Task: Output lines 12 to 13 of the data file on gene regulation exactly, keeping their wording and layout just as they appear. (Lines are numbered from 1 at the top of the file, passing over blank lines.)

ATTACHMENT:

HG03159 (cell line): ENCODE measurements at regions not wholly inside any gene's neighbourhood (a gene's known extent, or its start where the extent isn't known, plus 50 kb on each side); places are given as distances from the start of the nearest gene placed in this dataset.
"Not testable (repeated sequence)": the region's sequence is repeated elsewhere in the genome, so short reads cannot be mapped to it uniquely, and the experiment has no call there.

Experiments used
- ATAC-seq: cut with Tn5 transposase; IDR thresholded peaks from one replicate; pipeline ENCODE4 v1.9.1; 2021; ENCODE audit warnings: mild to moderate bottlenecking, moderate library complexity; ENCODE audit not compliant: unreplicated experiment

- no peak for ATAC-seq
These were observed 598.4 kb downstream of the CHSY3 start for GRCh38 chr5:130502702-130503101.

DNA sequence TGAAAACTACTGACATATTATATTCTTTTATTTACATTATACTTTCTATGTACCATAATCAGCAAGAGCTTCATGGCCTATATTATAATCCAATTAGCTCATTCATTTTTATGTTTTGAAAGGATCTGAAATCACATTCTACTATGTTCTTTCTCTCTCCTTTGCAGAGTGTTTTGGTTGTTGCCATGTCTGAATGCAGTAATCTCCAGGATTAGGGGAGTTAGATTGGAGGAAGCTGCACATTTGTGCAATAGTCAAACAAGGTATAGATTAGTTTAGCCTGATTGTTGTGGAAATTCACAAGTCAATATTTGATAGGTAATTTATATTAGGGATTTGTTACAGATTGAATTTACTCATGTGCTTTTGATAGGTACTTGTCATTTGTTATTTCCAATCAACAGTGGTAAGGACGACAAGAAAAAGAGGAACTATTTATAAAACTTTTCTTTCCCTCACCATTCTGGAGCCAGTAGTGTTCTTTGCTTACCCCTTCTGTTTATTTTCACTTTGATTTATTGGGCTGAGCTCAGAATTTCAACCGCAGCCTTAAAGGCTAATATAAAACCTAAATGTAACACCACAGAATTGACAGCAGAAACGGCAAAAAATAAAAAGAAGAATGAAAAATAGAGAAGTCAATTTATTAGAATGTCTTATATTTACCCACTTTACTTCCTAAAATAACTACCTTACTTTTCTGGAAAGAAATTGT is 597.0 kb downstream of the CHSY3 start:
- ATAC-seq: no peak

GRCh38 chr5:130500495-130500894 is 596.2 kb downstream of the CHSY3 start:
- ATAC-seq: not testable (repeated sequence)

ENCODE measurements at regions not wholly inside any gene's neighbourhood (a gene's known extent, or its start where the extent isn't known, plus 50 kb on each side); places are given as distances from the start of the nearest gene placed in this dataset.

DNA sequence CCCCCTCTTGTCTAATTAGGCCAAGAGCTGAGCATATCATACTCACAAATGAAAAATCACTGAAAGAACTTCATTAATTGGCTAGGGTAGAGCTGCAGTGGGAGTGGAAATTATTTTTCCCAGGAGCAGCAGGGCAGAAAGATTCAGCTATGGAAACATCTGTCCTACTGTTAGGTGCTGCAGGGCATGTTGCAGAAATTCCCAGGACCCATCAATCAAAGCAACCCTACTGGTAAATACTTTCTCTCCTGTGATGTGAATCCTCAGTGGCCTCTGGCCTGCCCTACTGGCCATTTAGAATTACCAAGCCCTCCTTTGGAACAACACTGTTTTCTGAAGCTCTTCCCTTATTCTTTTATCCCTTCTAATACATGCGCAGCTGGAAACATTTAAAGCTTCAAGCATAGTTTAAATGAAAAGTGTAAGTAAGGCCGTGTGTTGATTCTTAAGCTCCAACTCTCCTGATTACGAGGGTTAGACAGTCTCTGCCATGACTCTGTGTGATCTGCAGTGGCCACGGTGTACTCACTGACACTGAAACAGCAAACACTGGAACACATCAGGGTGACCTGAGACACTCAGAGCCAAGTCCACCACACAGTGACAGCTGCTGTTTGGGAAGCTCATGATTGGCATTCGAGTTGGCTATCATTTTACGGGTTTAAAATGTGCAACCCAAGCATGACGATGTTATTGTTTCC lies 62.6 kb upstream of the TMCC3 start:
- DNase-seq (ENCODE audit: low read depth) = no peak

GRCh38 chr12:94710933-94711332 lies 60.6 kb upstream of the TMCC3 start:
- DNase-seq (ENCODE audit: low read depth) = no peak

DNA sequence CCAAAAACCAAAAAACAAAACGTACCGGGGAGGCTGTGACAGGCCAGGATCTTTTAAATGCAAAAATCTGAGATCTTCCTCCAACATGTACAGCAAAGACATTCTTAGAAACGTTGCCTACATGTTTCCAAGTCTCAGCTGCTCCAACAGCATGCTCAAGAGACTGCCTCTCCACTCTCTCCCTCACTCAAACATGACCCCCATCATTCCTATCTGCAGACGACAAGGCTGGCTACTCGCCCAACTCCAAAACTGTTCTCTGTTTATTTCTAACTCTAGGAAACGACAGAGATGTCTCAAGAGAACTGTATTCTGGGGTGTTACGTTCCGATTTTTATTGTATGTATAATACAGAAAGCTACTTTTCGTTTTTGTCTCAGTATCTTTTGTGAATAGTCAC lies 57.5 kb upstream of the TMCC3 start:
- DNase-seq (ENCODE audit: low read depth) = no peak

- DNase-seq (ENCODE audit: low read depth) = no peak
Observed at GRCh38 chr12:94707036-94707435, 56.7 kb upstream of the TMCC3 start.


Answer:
DNA sequence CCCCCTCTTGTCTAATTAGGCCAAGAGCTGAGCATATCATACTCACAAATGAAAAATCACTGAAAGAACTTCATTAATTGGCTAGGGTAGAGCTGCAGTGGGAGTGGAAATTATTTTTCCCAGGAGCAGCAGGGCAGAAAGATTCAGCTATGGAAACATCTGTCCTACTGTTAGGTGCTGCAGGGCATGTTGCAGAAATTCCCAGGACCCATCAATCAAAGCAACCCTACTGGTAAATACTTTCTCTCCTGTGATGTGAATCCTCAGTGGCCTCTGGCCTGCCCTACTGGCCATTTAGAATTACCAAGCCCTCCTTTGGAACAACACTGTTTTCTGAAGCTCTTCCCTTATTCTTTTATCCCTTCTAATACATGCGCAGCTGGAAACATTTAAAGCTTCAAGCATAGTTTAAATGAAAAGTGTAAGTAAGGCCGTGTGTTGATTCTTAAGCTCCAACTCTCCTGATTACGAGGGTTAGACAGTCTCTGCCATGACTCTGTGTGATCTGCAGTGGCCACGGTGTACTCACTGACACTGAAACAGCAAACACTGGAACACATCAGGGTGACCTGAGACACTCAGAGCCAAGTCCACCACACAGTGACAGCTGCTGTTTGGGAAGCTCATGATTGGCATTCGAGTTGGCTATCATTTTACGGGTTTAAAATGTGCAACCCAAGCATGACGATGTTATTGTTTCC lies 62.6 kb upstream of the TMCC3 start:
- DNase-seq (ENCODE audit: low read depth) = no peak